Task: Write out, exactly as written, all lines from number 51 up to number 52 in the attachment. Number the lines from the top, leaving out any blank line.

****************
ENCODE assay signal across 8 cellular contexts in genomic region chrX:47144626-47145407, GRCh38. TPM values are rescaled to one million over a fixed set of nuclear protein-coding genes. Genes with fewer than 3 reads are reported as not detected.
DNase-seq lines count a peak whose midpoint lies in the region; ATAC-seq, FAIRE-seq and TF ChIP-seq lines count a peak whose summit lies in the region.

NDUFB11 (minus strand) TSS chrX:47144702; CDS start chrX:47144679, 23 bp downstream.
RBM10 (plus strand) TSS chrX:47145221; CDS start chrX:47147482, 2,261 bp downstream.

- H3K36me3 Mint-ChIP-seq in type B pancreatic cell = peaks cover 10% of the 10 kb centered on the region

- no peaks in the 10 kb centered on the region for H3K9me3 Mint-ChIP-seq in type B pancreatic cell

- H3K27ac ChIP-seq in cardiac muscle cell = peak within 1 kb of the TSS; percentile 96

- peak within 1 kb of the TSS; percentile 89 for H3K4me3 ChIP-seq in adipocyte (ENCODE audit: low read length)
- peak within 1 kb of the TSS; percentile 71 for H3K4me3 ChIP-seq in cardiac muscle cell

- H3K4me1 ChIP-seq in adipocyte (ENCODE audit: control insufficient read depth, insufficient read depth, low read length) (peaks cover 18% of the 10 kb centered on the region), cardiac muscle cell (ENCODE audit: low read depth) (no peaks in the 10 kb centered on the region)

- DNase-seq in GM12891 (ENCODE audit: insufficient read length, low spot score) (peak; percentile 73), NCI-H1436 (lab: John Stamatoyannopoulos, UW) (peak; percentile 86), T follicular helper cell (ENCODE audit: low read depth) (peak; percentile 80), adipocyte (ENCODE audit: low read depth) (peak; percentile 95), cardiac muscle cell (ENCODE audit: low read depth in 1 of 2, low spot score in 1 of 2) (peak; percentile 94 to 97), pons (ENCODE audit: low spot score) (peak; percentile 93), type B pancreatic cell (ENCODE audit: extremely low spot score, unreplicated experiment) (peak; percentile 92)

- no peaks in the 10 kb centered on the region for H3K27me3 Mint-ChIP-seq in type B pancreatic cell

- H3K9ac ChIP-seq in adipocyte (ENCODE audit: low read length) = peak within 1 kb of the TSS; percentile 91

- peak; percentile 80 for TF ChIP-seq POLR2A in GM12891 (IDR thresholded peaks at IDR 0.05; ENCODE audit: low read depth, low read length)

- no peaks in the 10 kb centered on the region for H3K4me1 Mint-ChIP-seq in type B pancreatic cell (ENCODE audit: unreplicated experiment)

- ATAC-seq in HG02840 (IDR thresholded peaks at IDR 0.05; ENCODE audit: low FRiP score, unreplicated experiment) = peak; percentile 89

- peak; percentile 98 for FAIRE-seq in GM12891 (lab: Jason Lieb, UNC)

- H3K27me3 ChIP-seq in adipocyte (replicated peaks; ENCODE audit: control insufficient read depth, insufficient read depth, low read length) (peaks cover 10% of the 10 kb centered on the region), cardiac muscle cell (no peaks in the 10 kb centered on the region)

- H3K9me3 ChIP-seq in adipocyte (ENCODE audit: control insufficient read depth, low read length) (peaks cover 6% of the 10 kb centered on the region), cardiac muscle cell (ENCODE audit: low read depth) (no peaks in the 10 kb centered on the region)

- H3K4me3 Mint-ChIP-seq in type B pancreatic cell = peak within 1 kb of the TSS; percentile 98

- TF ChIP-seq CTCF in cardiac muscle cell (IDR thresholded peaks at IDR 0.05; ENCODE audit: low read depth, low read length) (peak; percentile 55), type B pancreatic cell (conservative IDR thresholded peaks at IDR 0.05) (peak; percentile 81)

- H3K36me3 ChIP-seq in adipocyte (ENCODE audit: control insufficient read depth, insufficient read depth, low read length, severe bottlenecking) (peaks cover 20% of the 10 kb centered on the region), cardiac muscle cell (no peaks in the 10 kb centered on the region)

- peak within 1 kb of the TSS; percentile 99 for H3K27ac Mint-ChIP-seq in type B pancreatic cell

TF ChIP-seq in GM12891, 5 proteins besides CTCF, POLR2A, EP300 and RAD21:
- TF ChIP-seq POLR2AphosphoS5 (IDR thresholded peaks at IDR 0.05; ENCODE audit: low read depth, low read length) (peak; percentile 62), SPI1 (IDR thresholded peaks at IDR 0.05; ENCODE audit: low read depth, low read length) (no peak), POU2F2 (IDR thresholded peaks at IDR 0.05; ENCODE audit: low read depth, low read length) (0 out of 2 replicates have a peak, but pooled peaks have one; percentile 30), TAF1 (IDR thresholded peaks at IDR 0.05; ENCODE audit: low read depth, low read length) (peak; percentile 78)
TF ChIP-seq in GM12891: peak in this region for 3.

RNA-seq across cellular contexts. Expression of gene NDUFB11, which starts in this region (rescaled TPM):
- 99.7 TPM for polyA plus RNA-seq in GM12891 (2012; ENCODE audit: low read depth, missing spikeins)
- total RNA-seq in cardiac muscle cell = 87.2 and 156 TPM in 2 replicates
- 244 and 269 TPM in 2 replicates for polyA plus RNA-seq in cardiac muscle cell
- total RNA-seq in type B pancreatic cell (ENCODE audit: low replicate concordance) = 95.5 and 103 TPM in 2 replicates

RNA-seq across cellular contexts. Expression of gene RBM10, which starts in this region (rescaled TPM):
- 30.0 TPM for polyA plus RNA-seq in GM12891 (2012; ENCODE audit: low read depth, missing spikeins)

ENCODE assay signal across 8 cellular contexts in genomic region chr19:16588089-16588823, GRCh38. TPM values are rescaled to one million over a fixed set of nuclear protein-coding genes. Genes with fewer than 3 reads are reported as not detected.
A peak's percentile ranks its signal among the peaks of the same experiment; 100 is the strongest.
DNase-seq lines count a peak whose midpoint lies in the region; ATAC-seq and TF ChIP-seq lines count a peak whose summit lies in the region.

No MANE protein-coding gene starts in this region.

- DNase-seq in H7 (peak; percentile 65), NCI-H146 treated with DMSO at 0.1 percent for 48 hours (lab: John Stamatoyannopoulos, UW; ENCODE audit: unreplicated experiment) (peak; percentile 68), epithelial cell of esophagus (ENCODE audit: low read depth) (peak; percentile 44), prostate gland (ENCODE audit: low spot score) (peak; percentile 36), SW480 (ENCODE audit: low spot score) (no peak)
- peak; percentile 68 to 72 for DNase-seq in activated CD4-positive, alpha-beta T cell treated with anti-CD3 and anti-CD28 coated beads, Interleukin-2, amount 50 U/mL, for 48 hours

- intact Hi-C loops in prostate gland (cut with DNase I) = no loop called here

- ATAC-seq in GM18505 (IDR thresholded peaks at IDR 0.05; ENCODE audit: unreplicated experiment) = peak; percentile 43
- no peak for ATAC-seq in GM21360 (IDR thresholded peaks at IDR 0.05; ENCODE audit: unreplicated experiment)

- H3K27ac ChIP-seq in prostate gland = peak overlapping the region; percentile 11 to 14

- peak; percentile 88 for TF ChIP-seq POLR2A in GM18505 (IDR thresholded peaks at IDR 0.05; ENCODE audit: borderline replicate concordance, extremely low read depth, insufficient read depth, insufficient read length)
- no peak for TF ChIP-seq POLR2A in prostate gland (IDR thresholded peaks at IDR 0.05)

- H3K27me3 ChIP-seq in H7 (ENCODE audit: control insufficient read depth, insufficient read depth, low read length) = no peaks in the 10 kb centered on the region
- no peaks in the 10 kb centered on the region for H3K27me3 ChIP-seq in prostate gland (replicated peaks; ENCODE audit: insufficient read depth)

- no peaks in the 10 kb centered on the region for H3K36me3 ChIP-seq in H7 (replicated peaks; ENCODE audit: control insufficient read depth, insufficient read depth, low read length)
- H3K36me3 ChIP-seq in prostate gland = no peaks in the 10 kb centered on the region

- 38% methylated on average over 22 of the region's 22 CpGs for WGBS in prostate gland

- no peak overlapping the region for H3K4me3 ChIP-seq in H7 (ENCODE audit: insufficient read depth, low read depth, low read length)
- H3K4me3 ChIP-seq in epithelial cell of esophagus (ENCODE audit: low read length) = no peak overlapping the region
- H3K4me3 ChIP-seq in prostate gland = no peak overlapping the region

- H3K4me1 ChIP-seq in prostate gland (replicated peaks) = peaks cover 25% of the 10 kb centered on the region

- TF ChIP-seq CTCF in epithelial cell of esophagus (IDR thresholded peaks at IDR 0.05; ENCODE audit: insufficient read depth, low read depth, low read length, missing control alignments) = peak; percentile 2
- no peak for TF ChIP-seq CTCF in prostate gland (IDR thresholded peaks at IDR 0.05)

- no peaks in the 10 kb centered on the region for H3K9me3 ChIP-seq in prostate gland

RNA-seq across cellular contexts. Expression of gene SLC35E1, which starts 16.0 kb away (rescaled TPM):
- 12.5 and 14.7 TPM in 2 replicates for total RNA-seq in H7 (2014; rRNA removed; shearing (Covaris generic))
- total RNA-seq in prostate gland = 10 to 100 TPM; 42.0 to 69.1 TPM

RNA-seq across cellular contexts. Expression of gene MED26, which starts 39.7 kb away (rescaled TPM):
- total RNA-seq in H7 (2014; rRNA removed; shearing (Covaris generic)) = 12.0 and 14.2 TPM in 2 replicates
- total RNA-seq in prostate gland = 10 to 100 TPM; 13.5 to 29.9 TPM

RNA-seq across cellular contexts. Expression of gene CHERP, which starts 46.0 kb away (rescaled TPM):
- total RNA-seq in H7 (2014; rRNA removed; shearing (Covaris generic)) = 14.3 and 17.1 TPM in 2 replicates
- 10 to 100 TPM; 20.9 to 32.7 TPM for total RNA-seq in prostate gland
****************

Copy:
- no peak overlapping the region for H3K4me3 ChIP-seq in H7 (ENCODE audit: insufficient read depth, low read depth, low read length)
- H3K4me3 ChIP-seq in epithelial cell of esophagus (ENCODE audit: low read length) = no peak overlapping the region